"Helmsman, set a course for the nearest Federation outpost."

The woman was ready to comply, but froze when the command was given. The sub-commander spoke visibly agitated.

"Commander?" he questioned.

She stared coldly at him, her chin up and her back ramrod straight, and addressed the young helmsman again.

"You heard me, centurion." Her tone did not allow for objections.

“Yes, Commander!"

The young soldier obeyed immediately, and the rest of the bridge personnel did their best to appear busy and ignorant of the senior officers' confrontation.

Ragnhilh was unaffected. She passed by her shocked second in command and placed herself in the captain's chair, looking cool and confident. The sub-commander remained where he stood, but met her eyes, demanding silently an explanation. Ragnhilh chuckled at his wary but firm gaze.

"Don't worry, sub-commander. No one is going to defect," she told him dryly.

His face reflected his confusion and, later, his understanding. His eyes shone when he figured out what was going on and then faded, his expression grim. He moved to stand at attention before her again, saluted and answered her, "I understand, commander." He dipped his head and positioned himself behind her, at her right. He had pledged his allegiance to her and now shared her fate.

Most of the bridge crew did not understand their commanding officer's intention, but relaxed as the tension between her and her second dissipated. They did not need to understand. They would follow their superiors' orders.

A few weeks later, in Romulan space...

The beautiful D'deridex-class warbird stood above the small Klingon Bird of Prey as a menacing shadow. Both ships were de-cloaked and their shields remained down, aware of the supposedly enemy vessel's real occupants .

Inside the Bird of Prey, three uniformed Romulans materialized in the transporter room. The first one, a full dressed admiral, swept her gaze over the assembled crew. It was an odd view. The thin and obviously ill Romulans, wearing too large Klingon clothes, stood at attention. Her intense look fixed inwardly on the middle-aged woman who stayed in front of them. The woman's eyes glittered when meeting hers. However, the admiral's icy blue eyes only stared back at her.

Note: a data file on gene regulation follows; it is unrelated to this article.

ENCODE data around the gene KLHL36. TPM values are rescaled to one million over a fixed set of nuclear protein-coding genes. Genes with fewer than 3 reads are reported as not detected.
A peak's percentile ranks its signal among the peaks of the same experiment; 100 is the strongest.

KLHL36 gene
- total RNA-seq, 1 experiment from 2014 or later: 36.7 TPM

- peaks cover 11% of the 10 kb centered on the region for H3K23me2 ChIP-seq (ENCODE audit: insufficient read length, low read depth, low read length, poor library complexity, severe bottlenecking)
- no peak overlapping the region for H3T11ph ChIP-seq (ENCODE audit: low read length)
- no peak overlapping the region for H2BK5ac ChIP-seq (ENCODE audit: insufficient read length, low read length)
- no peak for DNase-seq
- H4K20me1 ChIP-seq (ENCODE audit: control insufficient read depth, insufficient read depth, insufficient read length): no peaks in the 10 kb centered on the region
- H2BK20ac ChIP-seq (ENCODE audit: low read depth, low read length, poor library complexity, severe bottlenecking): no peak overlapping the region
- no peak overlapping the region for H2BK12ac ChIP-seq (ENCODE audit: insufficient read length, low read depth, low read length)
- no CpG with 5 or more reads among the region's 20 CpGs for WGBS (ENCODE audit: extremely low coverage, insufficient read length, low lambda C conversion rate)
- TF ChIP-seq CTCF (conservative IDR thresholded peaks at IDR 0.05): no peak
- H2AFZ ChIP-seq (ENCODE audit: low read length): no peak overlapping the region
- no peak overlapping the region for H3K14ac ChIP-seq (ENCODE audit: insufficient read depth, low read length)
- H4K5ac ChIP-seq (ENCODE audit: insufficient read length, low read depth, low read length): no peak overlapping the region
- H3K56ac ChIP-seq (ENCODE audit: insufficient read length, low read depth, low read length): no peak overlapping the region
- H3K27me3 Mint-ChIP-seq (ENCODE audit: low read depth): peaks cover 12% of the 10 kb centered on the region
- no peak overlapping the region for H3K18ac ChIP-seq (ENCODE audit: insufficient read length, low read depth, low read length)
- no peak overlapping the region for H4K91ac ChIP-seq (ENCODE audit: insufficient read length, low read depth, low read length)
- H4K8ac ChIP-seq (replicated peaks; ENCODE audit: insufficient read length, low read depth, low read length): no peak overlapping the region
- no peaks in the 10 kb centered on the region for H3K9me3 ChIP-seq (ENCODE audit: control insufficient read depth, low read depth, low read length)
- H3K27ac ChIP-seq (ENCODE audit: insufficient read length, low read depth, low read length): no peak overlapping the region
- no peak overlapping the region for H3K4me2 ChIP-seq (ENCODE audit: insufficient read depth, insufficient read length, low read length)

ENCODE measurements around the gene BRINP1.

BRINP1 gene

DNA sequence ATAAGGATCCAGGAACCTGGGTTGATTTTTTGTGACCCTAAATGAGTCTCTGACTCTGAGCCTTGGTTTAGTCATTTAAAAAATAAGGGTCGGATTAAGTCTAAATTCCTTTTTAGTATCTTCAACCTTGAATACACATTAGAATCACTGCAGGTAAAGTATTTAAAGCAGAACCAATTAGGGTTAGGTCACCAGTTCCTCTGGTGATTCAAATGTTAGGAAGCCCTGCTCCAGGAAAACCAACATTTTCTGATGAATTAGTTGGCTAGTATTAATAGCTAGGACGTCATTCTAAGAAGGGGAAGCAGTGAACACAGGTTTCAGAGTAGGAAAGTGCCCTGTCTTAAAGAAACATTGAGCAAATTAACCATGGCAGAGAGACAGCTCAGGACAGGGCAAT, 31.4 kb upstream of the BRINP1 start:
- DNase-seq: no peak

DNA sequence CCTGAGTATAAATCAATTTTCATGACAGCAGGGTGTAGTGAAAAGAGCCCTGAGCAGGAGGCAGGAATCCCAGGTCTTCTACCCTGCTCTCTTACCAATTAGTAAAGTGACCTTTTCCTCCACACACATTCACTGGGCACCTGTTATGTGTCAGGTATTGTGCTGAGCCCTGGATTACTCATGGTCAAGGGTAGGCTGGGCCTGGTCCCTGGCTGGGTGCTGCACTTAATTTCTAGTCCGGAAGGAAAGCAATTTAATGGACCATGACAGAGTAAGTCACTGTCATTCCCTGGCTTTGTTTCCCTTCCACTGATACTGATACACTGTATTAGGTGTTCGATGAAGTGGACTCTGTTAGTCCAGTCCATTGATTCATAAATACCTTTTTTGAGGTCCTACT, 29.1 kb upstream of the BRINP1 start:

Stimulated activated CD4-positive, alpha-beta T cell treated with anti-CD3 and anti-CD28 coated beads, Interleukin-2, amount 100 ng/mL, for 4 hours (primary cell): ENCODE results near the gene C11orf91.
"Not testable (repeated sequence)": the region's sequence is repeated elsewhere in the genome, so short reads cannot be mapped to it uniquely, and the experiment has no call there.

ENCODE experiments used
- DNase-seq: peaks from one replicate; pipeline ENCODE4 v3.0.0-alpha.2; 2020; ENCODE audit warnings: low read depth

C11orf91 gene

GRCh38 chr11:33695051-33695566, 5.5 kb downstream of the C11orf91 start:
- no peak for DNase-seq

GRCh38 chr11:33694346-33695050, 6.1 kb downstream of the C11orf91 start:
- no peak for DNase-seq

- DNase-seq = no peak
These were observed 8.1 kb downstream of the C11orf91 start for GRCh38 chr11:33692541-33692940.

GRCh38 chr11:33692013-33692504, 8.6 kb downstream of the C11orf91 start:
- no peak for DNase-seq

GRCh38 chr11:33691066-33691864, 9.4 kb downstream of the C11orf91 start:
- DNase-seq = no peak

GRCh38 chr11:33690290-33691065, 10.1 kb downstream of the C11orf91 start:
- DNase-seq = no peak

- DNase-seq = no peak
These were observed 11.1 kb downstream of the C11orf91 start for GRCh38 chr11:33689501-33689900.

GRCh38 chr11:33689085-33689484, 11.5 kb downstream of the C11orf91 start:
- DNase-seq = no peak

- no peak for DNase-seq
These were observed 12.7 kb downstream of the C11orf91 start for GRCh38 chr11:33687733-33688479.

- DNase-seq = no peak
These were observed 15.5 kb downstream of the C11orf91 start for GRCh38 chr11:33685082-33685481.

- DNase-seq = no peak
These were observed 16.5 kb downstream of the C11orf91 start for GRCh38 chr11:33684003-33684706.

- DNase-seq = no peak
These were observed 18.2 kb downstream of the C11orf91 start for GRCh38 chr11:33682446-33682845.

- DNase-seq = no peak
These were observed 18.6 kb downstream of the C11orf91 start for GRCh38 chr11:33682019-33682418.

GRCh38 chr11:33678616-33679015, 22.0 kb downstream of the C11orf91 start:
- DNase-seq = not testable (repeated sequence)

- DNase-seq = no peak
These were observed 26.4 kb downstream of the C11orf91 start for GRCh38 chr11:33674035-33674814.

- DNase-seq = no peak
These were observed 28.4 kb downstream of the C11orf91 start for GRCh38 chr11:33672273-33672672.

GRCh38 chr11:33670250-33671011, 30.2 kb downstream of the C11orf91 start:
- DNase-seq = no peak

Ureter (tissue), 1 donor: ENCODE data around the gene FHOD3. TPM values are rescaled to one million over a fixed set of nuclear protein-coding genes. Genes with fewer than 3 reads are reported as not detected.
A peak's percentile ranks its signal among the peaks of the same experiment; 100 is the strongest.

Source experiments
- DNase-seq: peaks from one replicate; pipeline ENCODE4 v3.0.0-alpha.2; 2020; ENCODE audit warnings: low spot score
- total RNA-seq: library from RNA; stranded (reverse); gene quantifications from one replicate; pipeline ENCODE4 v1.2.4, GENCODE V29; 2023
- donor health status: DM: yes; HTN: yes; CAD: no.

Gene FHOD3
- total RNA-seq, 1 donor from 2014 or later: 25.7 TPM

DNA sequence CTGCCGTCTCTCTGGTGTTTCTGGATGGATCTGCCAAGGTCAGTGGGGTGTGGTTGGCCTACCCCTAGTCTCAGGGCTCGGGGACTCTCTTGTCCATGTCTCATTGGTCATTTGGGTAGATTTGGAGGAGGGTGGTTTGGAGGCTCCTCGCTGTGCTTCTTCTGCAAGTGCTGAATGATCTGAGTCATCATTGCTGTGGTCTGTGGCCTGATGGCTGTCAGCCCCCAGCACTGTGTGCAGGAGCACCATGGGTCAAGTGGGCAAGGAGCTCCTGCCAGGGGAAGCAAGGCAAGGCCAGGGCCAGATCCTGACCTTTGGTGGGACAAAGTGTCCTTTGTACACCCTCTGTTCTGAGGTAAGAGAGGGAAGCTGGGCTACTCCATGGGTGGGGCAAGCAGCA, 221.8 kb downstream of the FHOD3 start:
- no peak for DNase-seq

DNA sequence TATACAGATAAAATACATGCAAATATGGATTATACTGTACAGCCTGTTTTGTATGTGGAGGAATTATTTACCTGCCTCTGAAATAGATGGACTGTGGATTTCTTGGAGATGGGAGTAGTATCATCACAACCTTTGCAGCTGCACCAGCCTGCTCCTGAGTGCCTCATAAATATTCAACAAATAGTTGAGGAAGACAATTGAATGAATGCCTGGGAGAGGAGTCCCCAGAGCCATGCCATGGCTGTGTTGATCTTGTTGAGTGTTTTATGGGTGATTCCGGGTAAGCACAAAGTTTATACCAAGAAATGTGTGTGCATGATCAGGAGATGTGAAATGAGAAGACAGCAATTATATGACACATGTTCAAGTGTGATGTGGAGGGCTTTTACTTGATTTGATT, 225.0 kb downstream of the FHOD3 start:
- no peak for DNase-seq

She walked calmly and stopped once she faced the commander, only a few inches apart. The commander gave her a crisp salute.

Returning it, the admiral said, "At ease."

The two women locked their gazes again, the same dark blue coloring their eyes. The admiral was an old woman and wrinkles were visible in her hard features; Ragnhilh's scars stated her past suffering. Otherwise, their faces mirrored each other. The high ranking officer did not show recognition, though. Turning on one heel, she ordered briskly.

"At your stations. Commander, with me."

She strode out of the room, Ragnhilh closely behind her. The two other soldiers forming her personal guard marched after them. Only a glance from Ragnhilh indicated to the sub-commander he was then in charge.

Ragnhilh walked quietly behind her superior officer. She had been born in a family of military tradition and was used to the discipline with her relatives while on duty, but she realized that her mother was being unusually cold. Normally, she would have answered her personal greeting and would have started a casual conversation by then. Instead, she remained distant and silent, and her pace and the way she carried herself told Ragnhilh that she was all business. She could guess why.

Ajeya found her daughter's cabin without being told and crossed inside. Ragnhilh followed her while the guards stayed at the door. The veteran admiral paid no attention to the alien surroundings and instead bore her eyes on Ragnhilh, who stopped opposite her and stood in a tense parade rest. Ragnhilh had prepared herself for this conversation during all the journey and still was not ready; she supposed she would never be. She waited for her mother to raise the subject; she did not have to wait long.

"I'm glad to have you back."

It was a simple but sincere statement, and for a moment both women relaxed slightly. Ragnhilh curled up her lip.

"We will talk at length later," Ajeya continued. "First, duty calls." Her voice hardened again and her gaze turned glacial. "In your initial report, you declared you held a Federation prisoner." A beat. Ragnhilh's heart quickened. "I want her immediately executed."

Ragnhilh shuddered inwardly. She drew herself up as she tried to explain the new situation.

"I think it won't be-"

"Don't think, commander!" Ajeya chided.

Ragnhilh snapped to attention. The encounter was going to be even worse than she thought.

"Just make sure my orders are carried out, at once!"